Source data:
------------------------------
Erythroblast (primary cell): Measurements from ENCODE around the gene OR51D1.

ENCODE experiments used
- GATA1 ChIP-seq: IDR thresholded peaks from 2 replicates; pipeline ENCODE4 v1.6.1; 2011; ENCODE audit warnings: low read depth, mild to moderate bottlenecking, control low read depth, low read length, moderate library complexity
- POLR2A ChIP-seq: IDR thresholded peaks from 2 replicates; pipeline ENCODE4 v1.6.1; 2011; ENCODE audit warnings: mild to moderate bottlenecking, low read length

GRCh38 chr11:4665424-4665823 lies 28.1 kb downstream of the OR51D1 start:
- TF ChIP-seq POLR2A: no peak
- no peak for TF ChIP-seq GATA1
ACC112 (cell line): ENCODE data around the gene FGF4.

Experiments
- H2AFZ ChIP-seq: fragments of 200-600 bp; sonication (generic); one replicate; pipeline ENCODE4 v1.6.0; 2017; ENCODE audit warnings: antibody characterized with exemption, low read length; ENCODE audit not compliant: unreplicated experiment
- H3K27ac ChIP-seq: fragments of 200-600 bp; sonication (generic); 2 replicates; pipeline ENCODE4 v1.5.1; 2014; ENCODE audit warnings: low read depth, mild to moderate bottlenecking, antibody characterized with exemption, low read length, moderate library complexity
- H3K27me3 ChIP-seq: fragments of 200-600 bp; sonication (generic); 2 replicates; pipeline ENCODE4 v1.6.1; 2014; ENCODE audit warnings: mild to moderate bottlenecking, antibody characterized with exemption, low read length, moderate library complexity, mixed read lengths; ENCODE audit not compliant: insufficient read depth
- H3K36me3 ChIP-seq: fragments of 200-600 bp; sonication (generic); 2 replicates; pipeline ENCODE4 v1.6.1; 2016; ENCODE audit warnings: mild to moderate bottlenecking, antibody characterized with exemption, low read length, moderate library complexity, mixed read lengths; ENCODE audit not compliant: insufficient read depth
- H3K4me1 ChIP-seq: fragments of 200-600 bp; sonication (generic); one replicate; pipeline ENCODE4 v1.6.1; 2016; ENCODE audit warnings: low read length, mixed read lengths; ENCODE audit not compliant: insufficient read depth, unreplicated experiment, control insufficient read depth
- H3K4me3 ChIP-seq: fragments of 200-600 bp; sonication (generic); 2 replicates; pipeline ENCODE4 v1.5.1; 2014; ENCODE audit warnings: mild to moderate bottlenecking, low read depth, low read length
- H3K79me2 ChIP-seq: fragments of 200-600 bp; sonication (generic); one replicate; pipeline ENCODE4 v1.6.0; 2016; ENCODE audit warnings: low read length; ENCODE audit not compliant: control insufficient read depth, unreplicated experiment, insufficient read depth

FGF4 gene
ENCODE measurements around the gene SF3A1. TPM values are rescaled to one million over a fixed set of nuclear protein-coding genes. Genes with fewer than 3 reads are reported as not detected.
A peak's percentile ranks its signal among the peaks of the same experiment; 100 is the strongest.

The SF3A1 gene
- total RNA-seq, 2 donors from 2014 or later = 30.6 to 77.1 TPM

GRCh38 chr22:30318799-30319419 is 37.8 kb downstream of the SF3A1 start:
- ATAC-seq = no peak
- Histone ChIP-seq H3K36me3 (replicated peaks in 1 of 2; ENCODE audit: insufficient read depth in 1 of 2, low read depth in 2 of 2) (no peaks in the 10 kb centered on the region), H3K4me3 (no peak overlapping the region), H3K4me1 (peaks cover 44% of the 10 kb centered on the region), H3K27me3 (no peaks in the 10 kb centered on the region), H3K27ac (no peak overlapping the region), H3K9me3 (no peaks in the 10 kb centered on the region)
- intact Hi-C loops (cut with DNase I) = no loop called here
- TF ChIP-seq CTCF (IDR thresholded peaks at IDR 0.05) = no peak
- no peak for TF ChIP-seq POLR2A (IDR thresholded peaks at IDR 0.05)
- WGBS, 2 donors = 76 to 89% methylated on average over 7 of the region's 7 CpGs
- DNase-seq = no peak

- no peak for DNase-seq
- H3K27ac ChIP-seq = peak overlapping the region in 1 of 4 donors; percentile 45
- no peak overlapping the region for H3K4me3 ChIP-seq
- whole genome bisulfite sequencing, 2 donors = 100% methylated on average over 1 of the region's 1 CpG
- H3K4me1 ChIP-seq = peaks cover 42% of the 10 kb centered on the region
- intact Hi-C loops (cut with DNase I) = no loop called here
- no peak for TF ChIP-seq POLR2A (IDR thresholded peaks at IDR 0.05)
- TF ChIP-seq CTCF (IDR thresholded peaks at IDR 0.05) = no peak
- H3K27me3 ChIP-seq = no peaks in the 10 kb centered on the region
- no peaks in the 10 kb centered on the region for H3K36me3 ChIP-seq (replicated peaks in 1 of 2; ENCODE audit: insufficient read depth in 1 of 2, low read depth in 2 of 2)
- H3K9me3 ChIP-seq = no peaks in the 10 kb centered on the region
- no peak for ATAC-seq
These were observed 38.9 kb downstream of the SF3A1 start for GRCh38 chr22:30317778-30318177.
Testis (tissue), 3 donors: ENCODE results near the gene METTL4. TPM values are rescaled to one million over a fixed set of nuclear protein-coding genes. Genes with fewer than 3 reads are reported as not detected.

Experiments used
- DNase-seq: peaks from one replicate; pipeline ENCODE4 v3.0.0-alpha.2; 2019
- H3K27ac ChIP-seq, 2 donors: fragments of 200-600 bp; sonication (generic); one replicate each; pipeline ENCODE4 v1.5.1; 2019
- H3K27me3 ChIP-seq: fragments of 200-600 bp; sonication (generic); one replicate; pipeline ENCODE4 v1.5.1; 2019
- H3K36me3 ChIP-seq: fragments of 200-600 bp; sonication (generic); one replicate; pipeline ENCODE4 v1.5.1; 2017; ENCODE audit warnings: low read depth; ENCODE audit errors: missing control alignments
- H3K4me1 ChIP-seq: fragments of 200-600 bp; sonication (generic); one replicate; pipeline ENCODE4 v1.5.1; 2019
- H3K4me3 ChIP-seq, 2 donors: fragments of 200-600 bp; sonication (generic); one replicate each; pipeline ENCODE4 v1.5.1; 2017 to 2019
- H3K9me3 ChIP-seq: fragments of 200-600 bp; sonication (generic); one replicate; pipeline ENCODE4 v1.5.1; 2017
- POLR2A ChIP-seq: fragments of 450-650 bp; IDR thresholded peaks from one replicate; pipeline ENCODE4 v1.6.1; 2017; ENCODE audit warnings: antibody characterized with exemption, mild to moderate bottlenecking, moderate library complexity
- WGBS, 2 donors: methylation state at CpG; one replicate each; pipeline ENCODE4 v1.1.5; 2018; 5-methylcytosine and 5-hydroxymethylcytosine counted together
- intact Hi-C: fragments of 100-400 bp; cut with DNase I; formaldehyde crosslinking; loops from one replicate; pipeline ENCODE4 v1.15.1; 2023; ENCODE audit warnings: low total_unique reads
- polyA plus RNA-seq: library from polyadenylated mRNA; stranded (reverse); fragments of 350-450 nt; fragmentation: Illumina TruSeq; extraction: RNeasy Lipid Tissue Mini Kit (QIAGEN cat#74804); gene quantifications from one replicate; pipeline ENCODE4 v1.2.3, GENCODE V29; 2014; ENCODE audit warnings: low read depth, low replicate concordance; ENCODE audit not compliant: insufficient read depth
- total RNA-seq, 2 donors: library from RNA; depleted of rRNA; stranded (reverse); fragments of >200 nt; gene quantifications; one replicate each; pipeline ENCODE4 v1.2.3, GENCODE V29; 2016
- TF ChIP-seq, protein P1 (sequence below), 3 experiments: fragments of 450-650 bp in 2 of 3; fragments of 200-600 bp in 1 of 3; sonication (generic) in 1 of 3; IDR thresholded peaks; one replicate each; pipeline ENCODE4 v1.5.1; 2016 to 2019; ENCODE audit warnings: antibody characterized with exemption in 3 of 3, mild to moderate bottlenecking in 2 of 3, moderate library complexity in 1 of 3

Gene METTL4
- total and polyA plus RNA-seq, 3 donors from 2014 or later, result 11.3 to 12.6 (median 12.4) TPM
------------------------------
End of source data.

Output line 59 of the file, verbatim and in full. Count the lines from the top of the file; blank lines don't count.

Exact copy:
- total and polyA plus RNA-seq, 3 donors from 2014 or later, result 11.3 to 12.6 (median 12.4) TPM